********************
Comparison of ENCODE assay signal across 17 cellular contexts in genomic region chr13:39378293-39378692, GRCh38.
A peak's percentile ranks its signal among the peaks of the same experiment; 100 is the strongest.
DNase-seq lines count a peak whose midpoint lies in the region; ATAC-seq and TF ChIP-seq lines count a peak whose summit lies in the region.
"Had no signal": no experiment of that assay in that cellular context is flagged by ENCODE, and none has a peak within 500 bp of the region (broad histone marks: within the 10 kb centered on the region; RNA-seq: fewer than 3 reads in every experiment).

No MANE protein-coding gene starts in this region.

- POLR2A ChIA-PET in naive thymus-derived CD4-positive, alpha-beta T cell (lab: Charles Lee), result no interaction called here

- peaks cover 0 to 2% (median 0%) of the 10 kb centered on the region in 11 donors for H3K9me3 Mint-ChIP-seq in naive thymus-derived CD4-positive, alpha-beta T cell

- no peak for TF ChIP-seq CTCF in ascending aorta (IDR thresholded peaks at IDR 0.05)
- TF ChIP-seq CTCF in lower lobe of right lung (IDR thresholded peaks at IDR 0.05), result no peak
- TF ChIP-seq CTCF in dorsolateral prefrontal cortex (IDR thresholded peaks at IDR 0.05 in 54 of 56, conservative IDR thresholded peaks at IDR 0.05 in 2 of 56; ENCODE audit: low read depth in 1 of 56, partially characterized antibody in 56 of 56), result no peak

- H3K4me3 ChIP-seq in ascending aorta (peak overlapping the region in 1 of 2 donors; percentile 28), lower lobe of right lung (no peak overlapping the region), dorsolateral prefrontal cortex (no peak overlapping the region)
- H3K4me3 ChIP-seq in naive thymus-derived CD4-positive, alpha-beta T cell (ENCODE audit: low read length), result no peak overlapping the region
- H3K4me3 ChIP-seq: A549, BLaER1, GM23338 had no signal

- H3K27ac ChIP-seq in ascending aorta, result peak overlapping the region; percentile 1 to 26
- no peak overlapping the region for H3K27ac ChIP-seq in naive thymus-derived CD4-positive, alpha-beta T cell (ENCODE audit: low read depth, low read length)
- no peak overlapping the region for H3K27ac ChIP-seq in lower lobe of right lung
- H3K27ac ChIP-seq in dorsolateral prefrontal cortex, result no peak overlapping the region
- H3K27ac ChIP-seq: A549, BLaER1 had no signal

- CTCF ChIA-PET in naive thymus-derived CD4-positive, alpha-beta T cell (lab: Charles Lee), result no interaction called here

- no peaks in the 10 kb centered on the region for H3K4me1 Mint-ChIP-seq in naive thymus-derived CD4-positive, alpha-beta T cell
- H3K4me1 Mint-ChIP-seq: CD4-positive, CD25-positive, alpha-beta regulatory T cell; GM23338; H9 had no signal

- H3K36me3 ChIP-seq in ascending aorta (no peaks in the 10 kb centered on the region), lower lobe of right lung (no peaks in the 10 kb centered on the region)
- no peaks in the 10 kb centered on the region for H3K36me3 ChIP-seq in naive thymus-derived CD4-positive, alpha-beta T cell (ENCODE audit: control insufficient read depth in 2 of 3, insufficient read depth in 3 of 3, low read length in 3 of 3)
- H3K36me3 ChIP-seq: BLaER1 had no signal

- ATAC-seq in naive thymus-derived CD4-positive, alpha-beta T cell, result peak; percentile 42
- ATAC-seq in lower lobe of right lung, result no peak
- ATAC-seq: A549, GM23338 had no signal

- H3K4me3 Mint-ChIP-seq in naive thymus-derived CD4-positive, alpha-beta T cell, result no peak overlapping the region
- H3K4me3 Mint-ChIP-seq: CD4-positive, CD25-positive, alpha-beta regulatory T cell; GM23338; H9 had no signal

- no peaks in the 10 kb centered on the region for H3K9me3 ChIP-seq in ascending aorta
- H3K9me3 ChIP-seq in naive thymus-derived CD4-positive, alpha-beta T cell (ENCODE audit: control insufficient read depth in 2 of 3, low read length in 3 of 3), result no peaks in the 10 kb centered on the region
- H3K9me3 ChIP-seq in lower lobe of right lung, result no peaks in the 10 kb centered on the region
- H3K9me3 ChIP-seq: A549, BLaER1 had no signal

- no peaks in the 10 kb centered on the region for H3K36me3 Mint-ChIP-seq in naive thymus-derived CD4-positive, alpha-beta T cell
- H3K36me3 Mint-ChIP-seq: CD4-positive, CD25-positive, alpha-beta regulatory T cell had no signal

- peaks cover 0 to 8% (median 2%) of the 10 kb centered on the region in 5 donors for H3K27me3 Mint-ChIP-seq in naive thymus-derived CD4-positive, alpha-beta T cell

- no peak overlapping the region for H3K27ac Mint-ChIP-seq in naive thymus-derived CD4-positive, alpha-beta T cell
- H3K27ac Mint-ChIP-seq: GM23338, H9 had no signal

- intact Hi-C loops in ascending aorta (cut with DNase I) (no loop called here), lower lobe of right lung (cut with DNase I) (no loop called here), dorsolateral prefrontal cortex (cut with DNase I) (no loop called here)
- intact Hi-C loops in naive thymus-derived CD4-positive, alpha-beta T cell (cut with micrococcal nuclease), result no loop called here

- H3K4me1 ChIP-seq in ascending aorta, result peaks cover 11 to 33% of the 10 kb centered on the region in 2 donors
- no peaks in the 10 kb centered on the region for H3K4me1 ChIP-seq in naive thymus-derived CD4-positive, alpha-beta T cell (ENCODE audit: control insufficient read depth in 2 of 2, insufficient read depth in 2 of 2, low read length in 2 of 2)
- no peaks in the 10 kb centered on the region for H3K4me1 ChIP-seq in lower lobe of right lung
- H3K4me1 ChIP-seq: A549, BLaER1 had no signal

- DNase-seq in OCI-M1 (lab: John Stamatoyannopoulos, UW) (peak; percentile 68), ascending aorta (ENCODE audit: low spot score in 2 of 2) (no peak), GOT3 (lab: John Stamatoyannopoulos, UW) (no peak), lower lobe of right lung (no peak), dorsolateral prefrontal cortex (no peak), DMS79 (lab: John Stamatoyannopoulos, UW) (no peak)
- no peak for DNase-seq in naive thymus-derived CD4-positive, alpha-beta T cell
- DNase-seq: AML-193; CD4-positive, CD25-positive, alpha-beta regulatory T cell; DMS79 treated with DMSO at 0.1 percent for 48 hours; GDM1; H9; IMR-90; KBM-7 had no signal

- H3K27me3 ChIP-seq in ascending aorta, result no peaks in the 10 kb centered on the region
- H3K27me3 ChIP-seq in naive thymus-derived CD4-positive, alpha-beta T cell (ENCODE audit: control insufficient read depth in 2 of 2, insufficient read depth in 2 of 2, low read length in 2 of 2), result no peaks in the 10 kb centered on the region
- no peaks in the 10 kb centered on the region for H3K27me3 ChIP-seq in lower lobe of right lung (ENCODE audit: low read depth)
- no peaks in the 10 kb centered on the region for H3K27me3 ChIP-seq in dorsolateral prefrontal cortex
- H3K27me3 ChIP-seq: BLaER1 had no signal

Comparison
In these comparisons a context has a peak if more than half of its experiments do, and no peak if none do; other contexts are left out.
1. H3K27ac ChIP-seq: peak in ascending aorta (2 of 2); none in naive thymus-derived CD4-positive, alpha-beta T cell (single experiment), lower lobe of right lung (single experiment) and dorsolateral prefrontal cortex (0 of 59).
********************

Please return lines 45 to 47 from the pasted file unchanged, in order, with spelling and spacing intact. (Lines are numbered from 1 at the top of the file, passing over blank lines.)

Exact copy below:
- DNase-seq in OCI-M1 (lab: John Stamatoyannopoulos, UW) (peak; percentile 68), ascending aorta (ENCODE audit: low spot score in 2 of 2) (no peak), GOT3 (lab: John Stamatoyannopoulos, UW) (no peak), lower lobe of right lung (no peak), dorsolateral prefrontal cortex (no peak), DMS79 (lab: John Stamatoyannopoulos, UW) (no peak)
- no peak for DNase-seq in naive thymus-derived CD4-positive, alpha-beta T cell
- DNase-seq: AML-193; CD4-positive, CD25-positive, alpha-beta regulatory T cell; DMS79 treated with DMSO at 0.1 percent for 48 hours; GDM1; H9; IMR-90; KBM-7 had no signal